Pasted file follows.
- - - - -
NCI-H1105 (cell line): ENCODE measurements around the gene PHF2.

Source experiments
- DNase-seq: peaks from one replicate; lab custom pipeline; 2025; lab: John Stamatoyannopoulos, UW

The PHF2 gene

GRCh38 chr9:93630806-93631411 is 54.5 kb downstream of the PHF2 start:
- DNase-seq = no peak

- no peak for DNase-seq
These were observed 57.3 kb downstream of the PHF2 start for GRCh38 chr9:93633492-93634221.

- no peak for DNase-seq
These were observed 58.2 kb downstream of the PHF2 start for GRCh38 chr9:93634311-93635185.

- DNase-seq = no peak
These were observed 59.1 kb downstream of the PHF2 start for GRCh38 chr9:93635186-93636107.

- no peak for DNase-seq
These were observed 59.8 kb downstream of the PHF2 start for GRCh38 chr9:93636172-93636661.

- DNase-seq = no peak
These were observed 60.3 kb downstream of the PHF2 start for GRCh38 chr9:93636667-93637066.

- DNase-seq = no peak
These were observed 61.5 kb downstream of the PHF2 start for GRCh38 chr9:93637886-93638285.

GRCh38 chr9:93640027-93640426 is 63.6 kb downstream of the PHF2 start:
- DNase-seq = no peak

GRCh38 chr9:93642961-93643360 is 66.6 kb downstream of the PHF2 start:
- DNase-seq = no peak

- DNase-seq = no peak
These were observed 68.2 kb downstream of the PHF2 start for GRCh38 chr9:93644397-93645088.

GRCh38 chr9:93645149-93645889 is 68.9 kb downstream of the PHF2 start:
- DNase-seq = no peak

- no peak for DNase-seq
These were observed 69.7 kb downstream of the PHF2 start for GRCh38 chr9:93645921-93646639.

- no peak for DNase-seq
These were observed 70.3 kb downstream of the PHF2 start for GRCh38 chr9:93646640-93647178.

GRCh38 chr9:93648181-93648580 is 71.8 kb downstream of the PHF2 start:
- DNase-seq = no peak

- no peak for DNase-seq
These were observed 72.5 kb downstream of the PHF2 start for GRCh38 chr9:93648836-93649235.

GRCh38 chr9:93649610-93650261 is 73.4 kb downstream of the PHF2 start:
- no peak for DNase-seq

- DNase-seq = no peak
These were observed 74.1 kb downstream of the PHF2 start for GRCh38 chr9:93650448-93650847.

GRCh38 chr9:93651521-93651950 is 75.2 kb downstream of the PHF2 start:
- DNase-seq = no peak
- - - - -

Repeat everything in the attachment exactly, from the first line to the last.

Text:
NCI-H1105 (cell line): ENCODE measurements around the gene PHF2.

Source experiments
- DNase-seq: peaks from one replicate; lab custom pipeline; 2025; lab: John Stamatoyannopoulos, UW

The PHF2 gene

GRCh38 chr9:93630806-93631411 is 54.5 kb downstream of the PHF2 start:
- DNase-seq = no peak

- no peak for DNase-seq
These were observed 57.3 kb downstream of the PHF2 start for GRCh38 chr9:93633492-93634221.

- no peak for DNase-seq
These were observed 58.2 kb downstream of the PHF2 start for GRCh38 chr9:93634311-93635185.

- DNase-seq = no peak
These were observed 59.1 kb downstream of the PHF2 start for GRCh38 chr9:93635186-93636107.

- no peak for DNase-seq
These were observed 59.8 kb downstream of the PHF2 start for GRCh38 chr9:93636172-93636661.

- DNase-seq = no peak
These were observed 60.3 kb downstream of the PHF2 start for GRCh38 chr9:93636667-93637066.

- DNase-seq = no peak
These were observed 61.5 kb downstream of the PHF2 start for GRCh38 chr9:93637886-93638285.

GRCh38 chr9:93640027-93640426 is 63.6 kb downstream of the PHF2 start:
- DNase-seq = no peak

GRCh38 chr9:93642961-93643360 is 66.6 kb downstream of the PHF2 start:
- DNase-seq = no peak

- DNase-seq = no peak
These were observed 68.2 kb downstream of the PHF2 start for GRCh38 chr9:93644397-93645088.

GRCh38 chr9:93645149-93645889 is 68.9 kb downstream of the PHF2 start:
- DNase-seq = no peak

- no peak for DNase-seq
These were observed 69.7 kb downstream of the PHF2 start for GRCh38 chr9:93645921-93646639.

- no peak for DNase-seq
These were observed 70.3 kb downstream of the PHF2 start for GRCh38 chr9:93646640-93647178.

GRCh38 chr9:93648181-93648580 is 71.8 kb downstream of the PHF2 start:
- DNase-seq = no peak

- no peak for DNase-seq
These were observed 72.5 kb downstream of the PHF2 start for GRCh38 chr9:93648836-93649235.

GRCh38 chr9:93649610-93650261 is 73.4 kb downstream of the PHF2 start:
- no peak for DNase-seq

- DNase-seq = no peak
These were observed 74.1 kb downstream of the PHF2 start for GRCh38 chr9:93650448-93650847.

GRCh38 chr9:93651521-93651950 is 75.2 kb downstream of the PHF2 start:
- DNase-seq = no peak